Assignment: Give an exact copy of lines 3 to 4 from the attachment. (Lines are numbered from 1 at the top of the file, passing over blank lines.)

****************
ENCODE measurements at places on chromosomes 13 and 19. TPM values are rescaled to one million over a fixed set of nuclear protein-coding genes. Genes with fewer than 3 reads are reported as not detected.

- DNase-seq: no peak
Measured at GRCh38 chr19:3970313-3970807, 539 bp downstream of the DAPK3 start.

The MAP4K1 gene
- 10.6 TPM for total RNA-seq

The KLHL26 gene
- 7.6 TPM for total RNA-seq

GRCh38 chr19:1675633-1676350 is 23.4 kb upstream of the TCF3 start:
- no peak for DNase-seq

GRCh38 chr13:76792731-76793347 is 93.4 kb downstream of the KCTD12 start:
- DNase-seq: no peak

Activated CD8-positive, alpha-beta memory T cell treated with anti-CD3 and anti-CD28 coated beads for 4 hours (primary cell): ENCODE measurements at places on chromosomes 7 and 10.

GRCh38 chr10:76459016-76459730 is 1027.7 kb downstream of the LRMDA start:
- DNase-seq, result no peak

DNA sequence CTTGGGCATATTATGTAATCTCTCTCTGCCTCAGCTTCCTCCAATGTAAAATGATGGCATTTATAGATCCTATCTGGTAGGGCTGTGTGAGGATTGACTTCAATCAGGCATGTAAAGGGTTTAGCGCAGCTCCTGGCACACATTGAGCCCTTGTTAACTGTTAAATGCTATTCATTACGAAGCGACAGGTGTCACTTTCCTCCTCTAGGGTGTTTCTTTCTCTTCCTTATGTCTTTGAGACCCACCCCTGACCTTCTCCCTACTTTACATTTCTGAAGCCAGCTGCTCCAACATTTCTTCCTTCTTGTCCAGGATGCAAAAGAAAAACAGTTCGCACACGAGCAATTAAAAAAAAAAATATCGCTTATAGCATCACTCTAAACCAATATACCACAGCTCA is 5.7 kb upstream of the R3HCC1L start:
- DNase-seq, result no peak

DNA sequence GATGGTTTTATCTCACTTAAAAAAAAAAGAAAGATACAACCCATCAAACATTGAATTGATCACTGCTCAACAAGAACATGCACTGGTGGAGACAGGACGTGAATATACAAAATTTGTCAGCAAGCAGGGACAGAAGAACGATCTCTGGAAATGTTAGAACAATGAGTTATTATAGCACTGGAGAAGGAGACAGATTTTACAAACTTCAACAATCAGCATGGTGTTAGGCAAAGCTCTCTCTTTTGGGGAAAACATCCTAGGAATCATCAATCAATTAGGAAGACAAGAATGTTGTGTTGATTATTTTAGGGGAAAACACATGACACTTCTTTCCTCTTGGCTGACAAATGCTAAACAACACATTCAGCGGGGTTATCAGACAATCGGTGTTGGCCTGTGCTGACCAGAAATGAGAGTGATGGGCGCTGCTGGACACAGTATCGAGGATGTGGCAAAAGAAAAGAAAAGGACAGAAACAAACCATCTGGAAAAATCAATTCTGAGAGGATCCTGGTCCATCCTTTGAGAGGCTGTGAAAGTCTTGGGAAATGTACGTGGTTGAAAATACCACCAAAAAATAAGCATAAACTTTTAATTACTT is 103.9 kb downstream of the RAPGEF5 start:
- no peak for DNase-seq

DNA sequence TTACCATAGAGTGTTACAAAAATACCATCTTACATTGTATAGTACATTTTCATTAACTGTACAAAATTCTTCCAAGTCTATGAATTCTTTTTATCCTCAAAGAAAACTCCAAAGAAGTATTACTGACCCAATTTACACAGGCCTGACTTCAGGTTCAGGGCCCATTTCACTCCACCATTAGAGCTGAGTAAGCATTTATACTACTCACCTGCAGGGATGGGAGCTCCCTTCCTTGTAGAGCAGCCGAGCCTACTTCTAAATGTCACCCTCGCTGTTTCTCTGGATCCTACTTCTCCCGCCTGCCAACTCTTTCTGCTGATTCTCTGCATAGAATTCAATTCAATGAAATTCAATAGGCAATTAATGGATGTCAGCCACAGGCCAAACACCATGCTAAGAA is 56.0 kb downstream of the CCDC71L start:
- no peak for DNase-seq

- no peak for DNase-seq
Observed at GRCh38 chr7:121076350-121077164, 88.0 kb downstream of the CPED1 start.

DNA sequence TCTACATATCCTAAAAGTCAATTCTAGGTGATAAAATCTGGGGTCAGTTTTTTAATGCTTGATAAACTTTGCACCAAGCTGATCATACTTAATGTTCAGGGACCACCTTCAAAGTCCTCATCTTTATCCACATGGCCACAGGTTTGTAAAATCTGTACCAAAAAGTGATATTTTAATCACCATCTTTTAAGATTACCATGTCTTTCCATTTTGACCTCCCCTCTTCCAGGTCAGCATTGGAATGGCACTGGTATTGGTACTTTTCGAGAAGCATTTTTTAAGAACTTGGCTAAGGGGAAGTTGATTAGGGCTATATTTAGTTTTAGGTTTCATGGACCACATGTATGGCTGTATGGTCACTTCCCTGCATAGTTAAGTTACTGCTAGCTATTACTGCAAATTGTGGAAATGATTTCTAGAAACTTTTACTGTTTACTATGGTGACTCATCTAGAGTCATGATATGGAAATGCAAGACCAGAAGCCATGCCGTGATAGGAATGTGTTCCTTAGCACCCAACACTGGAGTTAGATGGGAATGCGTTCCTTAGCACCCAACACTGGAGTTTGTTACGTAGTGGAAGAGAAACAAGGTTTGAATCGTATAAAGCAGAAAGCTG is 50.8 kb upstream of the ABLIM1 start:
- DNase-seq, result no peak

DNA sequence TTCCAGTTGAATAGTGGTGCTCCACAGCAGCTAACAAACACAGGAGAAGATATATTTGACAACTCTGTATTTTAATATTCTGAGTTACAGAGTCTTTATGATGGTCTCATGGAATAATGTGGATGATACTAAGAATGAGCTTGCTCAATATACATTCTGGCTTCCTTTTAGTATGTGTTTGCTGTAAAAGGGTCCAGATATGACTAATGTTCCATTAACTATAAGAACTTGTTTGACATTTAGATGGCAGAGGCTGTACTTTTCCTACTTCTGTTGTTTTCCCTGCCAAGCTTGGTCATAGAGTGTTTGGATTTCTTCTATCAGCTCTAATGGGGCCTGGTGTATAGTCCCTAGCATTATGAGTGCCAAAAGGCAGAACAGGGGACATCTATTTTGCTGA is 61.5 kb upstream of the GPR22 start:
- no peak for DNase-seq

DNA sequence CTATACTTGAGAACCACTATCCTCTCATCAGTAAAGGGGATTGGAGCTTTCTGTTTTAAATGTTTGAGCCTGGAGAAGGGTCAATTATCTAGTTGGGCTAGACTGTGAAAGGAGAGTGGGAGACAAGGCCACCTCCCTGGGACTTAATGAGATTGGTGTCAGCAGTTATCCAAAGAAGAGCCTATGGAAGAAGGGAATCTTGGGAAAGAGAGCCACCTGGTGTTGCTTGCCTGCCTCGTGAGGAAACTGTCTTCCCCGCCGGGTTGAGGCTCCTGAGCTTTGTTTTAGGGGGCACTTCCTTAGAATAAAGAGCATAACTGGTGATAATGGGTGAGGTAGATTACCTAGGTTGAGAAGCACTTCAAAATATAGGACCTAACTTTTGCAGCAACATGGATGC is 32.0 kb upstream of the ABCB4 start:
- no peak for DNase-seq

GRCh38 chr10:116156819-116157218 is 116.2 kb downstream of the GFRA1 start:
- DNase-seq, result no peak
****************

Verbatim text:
Measured at GRCh38 chr19:3970313-3970807, 539 bp downstream of the DAPK3 start.

The MAP4K1 gene